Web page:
One thing to emphasize here is that we didn’t want to reinvent the wheel. It’s not hard to build an elasticsearch index, academics are already developing word embeddings from medical text, and data lakes and ETL have been built before. The challenge we took on was connecting these pieces together in a way that paves the best possible path for the patient. This is just the beginning, and we have tweaked and iterated to get this point. We’re working to build a great healthcare search experience for our patients, and our journey involves a rewarding symbiosis between us, our patients and the medical community.

I hope you enjoyed this overview on how we went about building the Patient Powered Search. In future installments we will dive deeper into each of the infrastructural, software, and data solutions that enable us to provide a best-in-class industry leading search experience.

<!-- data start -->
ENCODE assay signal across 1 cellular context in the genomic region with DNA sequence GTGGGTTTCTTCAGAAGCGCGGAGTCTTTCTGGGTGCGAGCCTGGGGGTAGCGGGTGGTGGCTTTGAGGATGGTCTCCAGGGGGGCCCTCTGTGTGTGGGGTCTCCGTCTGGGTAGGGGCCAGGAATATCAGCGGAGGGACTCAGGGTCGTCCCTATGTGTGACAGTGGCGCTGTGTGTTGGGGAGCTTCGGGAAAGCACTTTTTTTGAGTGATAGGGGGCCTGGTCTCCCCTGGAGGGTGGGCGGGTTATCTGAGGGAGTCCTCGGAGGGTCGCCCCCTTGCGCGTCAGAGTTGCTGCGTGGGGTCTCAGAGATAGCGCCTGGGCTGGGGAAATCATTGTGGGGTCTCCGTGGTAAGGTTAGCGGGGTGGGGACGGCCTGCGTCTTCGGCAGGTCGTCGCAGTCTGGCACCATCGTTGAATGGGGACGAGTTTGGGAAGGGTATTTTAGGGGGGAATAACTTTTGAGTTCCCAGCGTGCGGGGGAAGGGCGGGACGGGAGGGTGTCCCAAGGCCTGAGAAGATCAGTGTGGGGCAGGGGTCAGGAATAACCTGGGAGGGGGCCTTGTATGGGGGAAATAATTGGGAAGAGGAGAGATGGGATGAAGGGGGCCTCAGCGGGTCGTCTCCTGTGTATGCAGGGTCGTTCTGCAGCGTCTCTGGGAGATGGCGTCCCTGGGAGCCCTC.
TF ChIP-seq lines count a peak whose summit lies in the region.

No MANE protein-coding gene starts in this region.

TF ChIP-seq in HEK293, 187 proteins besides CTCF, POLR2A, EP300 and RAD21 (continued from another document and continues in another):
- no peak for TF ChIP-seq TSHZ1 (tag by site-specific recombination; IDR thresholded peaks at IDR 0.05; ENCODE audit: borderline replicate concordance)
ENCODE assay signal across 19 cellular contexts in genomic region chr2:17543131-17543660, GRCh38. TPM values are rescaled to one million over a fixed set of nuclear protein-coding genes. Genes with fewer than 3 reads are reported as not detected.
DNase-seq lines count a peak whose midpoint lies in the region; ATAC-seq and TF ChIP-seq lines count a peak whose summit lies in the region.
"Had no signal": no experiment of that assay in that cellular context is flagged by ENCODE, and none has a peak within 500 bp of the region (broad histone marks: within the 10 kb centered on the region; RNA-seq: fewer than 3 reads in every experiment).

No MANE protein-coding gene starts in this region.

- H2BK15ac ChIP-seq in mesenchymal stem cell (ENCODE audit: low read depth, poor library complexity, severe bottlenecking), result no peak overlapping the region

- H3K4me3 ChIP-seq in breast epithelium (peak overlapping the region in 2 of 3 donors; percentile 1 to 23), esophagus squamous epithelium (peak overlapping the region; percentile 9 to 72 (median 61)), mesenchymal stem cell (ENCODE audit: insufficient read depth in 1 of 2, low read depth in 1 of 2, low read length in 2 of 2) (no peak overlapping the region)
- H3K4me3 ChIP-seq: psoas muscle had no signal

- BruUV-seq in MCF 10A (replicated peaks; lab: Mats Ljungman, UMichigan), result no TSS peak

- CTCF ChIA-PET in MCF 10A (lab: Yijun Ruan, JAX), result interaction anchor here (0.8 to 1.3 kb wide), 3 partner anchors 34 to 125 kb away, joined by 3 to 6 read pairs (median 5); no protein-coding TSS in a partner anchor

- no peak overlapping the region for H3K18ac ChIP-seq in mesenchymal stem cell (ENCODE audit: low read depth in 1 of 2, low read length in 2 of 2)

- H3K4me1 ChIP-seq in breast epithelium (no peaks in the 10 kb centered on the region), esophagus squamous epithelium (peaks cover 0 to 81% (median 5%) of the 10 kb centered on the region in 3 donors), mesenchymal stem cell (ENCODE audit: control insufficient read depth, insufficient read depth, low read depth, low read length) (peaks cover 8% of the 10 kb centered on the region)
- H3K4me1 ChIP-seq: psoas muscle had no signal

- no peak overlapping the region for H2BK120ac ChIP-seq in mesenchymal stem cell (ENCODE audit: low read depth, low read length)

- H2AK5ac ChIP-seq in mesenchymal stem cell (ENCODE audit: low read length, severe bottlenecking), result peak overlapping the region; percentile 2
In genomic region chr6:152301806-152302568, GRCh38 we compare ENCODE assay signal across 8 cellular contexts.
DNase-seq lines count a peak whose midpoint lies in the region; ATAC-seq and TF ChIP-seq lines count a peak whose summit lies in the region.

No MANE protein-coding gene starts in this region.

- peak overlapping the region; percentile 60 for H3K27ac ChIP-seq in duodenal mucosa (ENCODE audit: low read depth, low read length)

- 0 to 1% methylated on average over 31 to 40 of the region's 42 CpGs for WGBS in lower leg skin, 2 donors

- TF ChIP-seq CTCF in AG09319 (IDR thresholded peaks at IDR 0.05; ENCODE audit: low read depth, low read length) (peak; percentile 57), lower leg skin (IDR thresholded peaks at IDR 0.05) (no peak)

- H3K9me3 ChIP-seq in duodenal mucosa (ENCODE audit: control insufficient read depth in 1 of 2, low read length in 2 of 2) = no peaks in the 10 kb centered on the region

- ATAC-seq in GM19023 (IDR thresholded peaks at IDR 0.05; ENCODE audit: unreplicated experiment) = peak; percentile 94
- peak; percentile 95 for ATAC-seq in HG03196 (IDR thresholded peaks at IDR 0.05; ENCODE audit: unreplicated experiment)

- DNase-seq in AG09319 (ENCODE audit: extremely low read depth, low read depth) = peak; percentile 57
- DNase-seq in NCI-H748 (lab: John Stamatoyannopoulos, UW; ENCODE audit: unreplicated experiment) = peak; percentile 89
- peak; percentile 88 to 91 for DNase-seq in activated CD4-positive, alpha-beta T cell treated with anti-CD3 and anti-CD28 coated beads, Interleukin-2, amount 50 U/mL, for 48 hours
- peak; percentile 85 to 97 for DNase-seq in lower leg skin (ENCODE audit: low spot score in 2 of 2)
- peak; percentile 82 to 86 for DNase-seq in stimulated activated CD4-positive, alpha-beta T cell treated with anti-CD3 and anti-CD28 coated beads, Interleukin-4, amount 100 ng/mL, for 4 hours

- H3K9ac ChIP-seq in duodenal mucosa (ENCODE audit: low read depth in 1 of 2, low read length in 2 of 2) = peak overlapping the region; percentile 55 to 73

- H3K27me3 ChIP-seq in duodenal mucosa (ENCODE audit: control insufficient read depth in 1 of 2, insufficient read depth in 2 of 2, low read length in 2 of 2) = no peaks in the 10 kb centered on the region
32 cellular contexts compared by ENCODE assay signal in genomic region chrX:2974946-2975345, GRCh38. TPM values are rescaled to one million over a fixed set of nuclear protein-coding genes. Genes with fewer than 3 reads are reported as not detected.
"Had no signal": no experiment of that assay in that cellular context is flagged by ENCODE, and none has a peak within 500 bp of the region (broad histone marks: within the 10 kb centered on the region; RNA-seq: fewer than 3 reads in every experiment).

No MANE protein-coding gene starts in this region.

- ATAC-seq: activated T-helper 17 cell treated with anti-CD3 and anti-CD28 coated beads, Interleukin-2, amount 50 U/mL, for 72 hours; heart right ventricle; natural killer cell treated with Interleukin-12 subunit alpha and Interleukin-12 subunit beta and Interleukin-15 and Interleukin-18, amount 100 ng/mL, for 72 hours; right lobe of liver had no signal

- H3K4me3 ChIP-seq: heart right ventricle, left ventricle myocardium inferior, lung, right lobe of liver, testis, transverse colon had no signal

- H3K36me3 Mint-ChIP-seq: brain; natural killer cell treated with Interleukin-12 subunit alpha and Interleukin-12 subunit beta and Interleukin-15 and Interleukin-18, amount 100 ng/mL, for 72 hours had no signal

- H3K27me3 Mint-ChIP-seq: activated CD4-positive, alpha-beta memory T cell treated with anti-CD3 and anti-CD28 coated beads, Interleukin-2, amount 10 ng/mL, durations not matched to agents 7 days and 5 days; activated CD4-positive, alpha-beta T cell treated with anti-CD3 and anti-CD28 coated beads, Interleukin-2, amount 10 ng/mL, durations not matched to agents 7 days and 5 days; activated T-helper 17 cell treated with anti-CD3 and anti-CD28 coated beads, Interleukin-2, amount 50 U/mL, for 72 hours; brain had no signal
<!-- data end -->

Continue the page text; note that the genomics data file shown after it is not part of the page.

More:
About the author

Pedro Rubio is the Engineering Manager for the Search Team at Zocdoc. He’s passionate about creating powerful user data-driven experiences that sit at the crossroads of design, engineering, and machine learning. He loves taking an iterative and curious approach to solving problems. “What happens if” is a great question to ask.

Pedro also enjoys crossover metalcore music, but not all of it. Only a fine selection of painstakingly curated and highly syncopated metalcore makes the grade. Some bands like Arcite (metalcore) and Machinae Supremacy (altrock), Wovenwar (melodic metalcore), and Teramaze (Progressive Metal) have incredible examples of this.